Cowgirl Yogatography goes Wild

We’re super thrilled that we’ll have a special guest teacher on Cowgirl Yogatography this fall! Lara Joy, a Cowgirl Yoga alumna, will share her insights into equine photography on this retreat that allows us to tap into our creative vision though yoga and horses. Enjoy this guest blog from her latest horse photography adventure.

I’ve just come home from a trip to North Carolina that would make most people shudder. I am bruised, blistered, and covered in bug bites. My ankles can best be described as “cankles,” a result of an allergic reaction to the bug bites. I’ve been awkwardly climbing in and out of a skiff, wading through tidal marshes frequented by stingrays, slogging over sand dunes and literally picking ticks out of my ears. I guess you can say that I’m “suffering for my art” because the whole reason I went to the North Carolina coast was to find and photograph wild horses.

Usually I’m a typical suburbanite sipping a Starbucks. My boots are fashionable. My hair is combed. But when someone even casually mentions the words “wild” and “horse,” all of that polish seems to rapidly unravel around me. This last trip I was plagued by North Carolina “no see ums.” Prior to that it was Nevada snowstorms and frozen, wet feet caused by no-longer-waterproof hiking boots. The trip before that, sunburn and Georgia chiggers.

People ask me why I do these wild horse photography trips and, unless they’re horse people, I can’t ever fully explain. The thrill of hiking up to a band of wild horses never dulls. When I start to make pictures of them, I sink into a soft, secret place with my camera. I forget about the bug bites and bruises. I’m no longer tired, hungry or cold. I’m simply present with the horses and my camera, doing my best to capture how it feels to be there with these iconic animals.

Maybe I keep doing it because my wild horse memories tend to develop a rosy glow sooner rather than later. That thing in the water that snagged my foot may or may not have been a stingray. My ankles already seem less swollen. My bug bites really aren’t that itchy. Whatever it is, as soon as I arrive home from one trip, I’m already planning another. Wild horses pull hard on my heart.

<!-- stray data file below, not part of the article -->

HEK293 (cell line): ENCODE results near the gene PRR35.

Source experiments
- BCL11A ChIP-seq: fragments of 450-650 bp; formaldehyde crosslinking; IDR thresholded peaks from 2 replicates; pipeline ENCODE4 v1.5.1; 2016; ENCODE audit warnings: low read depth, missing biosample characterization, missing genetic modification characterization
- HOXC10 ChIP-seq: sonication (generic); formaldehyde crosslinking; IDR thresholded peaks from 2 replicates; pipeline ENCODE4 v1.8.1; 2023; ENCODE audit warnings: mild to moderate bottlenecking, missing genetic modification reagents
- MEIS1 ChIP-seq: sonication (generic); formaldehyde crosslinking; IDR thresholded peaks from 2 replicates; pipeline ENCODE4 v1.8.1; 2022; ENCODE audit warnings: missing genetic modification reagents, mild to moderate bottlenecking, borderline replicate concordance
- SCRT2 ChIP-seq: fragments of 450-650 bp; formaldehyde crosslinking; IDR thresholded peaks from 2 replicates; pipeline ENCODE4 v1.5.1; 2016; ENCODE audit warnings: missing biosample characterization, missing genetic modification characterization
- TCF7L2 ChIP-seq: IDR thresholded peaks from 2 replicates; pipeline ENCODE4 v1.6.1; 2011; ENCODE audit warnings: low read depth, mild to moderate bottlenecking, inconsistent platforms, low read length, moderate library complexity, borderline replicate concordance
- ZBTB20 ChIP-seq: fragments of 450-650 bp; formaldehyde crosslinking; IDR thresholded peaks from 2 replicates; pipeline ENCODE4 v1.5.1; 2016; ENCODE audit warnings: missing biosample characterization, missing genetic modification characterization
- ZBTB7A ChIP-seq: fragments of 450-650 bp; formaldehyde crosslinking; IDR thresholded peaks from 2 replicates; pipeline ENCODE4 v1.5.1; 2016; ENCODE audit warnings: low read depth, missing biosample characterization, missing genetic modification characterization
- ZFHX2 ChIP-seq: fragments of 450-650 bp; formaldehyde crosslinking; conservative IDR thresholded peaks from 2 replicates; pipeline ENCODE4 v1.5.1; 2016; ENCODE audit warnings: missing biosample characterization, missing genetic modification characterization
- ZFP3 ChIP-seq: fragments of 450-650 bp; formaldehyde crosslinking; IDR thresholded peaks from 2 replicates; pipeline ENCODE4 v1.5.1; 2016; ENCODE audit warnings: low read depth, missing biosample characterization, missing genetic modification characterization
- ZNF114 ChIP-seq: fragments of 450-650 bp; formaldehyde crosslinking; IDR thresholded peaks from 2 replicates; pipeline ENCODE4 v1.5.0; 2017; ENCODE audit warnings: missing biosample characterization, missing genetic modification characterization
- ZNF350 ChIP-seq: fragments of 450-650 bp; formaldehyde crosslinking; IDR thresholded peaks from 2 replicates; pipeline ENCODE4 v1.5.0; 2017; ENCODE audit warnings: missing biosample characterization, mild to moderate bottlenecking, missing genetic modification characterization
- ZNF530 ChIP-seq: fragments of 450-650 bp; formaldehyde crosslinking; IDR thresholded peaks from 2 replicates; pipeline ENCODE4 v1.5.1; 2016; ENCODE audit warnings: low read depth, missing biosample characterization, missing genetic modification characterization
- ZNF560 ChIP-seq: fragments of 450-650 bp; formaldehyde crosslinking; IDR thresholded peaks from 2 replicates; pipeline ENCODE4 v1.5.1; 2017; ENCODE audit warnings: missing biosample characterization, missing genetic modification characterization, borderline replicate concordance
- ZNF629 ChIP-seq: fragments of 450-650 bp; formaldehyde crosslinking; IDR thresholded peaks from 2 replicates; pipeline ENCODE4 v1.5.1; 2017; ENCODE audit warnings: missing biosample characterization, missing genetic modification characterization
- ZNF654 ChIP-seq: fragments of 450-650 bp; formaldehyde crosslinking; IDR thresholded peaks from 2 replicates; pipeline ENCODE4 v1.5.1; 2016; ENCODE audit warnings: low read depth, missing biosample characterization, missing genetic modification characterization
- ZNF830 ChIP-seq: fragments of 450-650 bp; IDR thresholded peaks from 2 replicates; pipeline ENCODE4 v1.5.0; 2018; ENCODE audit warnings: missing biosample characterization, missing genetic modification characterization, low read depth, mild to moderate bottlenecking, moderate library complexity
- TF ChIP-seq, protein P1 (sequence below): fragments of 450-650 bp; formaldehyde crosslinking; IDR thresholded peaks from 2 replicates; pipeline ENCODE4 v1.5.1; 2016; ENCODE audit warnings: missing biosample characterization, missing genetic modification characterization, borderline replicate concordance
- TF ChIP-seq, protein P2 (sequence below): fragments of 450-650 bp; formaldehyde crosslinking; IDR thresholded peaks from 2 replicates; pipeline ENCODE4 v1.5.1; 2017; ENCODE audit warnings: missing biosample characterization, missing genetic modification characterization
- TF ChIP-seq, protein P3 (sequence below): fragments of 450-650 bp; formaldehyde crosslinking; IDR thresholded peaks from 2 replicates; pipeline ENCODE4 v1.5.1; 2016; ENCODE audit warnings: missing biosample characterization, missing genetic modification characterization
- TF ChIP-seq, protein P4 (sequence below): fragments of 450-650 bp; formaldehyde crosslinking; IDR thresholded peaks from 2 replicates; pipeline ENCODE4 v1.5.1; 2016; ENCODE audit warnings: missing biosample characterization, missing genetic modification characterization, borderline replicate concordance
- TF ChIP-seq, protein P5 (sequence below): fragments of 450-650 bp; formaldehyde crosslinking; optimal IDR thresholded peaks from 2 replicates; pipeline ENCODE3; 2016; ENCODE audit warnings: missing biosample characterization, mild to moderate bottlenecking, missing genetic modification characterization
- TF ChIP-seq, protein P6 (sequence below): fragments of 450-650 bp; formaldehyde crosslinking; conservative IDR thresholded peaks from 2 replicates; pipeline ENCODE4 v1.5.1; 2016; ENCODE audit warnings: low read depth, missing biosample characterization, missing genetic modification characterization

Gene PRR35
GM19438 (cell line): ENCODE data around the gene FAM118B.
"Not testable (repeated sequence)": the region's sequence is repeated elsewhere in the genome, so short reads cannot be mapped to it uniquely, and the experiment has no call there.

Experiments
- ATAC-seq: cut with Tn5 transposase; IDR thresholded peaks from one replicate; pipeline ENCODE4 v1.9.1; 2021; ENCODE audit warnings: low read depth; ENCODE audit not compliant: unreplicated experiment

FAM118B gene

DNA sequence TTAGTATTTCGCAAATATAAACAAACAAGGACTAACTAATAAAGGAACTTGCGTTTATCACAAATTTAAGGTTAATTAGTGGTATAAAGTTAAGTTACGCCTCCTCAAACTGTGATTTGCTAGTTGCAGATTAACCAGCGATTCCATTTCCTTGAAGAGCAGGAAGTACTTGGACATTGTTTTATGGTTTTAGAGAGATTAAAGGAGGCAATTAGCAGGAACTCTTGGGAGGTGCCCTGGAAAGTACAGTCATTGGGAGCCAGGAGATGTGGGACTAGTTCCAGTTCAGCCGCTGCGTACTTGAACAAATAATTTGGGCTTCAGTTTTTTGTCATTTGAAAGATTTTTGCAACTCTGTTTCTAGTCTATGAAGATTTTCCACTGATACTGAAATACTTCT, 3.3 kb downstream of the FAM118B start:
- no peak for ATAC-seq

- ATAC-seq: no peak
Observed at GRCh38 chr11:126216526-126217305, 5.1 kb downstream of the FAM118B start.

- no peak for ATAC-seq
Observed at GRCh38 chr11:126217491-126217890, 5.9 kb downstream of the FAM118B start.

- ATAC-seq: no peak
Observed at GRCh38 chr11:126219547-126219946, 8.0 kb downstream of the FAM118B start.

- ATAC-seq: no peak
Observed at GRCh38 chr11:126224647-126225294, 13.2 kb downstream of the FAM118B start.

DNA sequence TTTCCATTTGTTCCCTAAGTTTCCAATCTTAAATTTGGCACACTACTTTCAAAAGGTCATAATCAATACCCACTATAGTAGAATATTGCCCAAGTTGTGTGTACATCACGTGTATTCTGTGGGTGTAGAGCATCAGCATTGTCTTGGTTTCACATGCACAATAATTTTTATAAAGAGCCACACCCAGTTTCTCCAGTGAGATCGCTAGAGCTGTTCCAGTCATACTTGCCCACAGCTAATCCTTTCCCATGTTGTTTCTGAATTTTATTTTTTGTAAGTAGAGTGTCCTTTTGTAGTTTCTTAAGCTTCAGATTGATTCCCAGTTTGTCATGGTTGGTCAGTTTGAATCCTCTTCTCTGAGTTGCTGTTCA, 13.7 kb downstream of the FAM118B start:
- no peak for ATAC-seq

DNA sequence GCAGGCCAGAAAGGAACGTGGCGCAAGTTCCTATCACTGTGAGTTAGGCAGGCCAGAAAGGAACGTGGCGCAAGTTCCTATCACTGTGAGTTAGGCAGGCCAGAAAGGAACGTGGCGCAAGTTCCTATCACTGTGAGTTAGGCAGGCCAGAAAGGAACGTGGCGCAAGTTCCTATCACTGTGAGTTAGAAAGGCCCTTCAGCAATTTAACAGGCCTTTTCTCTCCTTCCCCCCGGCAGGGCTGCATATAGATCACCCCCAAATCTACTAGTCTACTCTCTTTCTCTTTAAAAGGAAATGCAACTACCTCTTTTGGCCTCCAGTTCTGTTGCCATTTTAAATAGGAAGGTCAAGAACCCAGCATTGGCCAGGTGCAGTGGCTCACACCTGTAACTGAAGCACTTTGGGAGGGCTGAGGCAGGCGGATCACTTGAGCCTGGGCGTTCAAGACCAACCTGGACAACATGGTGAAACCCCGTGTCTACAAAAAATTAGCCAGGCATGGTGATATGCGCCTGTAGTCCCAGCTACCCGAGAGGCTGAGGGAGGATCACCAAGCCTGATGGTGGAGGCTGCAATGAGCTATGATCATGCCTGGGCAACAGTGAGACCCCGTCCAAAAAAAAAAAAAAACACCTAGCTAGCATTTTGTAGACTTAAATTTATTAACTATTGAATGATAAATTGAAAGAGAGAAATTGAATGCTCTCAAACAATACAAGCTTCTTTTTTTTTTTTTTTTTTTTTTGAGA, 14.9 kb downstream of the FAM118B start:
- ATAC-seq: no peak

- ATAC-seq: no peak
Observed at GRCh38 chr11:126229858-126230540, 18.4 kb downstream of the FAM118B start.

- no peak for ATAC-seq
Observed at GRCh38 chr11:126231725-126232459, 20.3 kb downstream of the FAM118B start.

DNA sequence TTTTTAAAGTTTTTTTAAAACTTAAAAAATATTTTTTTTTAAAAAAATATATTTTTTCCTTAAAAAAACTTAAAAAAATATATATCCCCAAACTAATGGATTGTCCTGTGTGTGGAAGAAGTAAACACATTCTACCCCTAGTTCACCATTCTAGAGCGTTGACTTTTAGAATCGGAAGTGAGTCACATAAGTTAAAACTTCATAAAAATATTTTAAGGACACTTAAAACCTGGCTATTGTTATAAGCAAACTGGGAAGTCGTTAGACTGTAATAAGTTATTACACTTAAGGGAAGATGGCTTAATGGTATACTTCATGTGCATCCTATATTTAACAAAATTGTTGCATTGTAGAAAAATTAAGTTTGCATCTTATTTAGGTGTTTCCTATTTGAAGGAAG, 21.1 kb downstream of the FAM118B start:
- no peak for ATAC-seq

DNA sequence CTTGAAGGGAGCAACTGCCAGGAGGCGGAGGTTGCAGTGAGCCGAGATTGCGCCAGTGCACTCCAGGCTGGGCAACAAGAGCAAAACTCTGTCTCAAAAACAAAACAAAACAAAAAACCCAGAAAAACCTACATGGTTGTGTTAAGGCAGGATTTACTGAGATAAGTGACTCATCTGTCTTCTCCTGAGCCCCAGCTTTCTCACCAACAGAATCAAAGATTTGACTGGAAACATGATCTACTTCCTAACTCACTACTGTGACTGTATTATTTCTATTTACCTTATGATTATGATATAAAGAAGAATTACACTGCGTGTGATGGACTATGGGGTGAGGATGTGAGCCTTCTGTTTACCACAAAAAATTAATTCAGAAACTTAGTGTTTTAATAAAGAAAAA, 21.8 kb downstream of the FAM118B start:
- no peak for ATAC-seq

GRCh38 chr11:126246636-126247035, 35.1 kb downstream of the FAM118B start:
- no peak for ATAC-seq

If you’d like to learn more about my experiences photographing wild horses, think about heading to Montana this September. I’ll be a special guest teacher at this fall’s Cowgirl Yogatography retreat. We’ll talk about camera gear, shooting techniques and post-processing, of course, but most importantly, we’ll talk about what makes us passionate about horses and how to capture that in our images of them.

We’ll be focused on photographing domestic horses but never fear, the passion and principles are the same as for wild horses, it’s just a whole lot easier to find them!

Lara Joy Brynildssen is an avid equine photographer, writer and educator. She specializes in photographing the many herds of wild horses throughout the US as well as purebred performance horses. In addition to creating and exhibiting her own equine images, LJ writes regularly for, teaches for, speaks at local camera clubs and organizes equine photography workshops. To advocate for our wild horses and build community with other photographers, Lara Joy co-founded Wild Horse Photography Collective (@wildhorsePC on Instagram). On a personal note, LJ is crazy about her two cats, loves her Canon 5D Mark III and never refuses a sip of limoncello.

View her work and read her blog at

Connect with LJ:


Facebook page: